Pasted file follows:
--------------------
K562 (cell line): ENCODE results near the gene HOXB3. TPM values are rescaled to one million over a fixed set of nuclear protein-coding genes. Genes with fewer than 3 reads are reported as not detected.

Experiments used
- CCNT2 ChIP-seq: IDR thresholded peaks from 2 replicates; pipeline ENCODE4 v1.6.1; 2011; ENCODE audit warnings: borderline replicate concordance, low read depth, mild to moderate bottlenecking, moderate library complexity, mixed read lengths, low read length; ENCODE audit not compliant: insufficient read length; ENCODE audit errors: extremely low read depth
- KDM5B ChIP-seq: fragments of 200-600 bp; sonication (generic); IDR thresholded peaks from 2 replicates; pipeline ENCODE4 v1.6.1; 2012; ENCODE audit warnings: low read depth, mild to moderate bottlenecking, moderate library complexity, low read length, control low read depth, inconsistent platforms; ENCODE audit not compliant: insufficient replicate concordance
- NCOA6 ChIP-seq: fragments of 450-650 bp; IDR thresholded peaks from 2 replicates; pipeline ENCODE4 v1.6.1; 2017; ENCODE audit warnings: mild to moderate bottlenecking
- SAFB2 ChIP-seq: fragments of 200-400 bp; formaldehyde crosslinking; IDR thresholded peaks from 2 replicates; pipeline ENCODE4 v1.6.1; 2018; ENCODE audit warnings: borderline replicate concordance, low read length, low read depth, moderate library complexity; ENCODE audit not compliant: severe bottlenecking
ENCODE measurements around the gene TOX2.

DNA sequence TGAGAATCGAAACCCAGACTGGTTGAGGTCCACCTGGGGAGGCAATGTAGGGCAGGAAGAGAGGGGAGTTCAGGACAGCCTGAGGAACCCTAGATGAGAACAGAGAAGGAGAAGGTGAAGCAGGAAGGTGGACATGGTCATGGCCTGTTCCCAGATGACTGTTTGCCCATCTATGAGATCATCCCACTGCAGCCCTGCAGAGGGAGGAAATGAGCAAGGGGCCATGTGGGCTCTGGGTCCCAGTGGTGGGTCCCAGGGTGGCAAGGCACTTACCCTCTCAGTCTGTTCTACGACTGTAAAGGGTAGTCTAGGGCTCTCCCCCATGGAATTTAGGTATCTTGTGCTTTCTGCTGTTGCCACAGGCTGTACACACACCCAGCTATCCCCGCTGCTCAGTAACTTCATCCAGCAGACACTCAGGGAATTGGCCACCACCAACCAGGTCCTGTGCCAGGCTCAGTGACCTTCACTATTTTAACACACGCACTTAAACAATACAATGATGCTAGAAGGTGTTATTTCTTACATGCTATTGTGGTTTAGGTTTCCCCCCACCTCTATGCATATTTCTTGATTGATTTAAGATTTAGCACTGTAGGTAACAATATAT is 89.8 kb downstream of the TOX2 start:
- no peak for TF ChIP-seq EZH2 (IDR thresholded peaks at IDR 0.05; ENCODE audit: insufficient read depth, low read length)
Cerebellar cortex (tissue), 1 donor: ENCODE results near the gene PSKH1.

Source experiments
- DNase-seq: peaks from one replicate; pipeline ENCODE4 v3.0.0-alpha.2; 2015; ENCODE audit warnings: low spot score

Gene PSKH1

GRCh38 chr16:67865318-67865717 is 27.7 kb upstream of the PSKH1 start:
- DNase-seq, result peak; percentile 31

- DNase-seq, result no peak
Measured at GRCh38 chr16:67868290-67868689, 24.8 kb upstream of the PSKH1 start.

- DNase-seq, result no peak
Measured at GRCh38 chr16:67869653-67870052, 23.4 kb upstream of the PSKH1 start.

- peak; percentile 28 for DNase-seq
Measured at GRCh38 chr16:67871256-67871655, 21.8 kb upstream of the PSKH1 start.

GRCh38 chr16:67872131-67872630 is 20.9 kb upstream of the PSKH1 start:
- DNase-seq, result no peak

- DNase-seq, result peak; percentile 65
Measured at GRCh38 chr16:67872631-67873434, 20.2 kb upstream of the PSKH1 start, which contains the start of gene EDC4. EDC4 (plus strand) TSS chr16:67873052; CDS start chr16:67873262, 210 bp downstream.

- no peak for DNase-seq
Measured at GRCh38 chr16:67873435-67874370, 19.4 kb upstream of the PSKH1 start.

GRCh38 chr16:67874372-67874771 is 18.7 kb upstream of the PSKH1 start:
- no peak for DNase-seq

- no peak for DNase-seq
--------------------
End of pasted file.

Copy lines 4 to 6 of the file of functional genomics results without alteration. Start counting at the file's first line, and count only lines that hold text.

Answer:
- KDM5B ChIP-seq: fragments of 200-600 bp; sonication (generic); IDR thresholded peaks from 2 replicates; pipeline ENCODE4 v1.6.1; 2012; ENCODE audit warnings: low read depth, mild to moderate bottlenecking, moderate library complexity, low read length, control low read depth, inconsistent platforms; ENCODE audit not compliant: insufficient replicate concordance
- NCOA6 ChIP-seq: fragments of 450-650 bp; IDR thresholded peaks from 2 replicates; pipeline ENCODE4 v1.6.1; 2017; ENCODE audit warnings: mild to moderate bottlenecking
- SAFB2 ChIP-seq: fragments of 200-400 bp; formaldehyde crosslinking; IDR thresholded peaks from 2 replicates; pipeline ENCODE4 v1.6.1; 2018; ENCODE audit warnings: borderline replicate concordance, low read length, low read depth, moderate library complexity; ENCODE audit not compliant: severe bottlenecking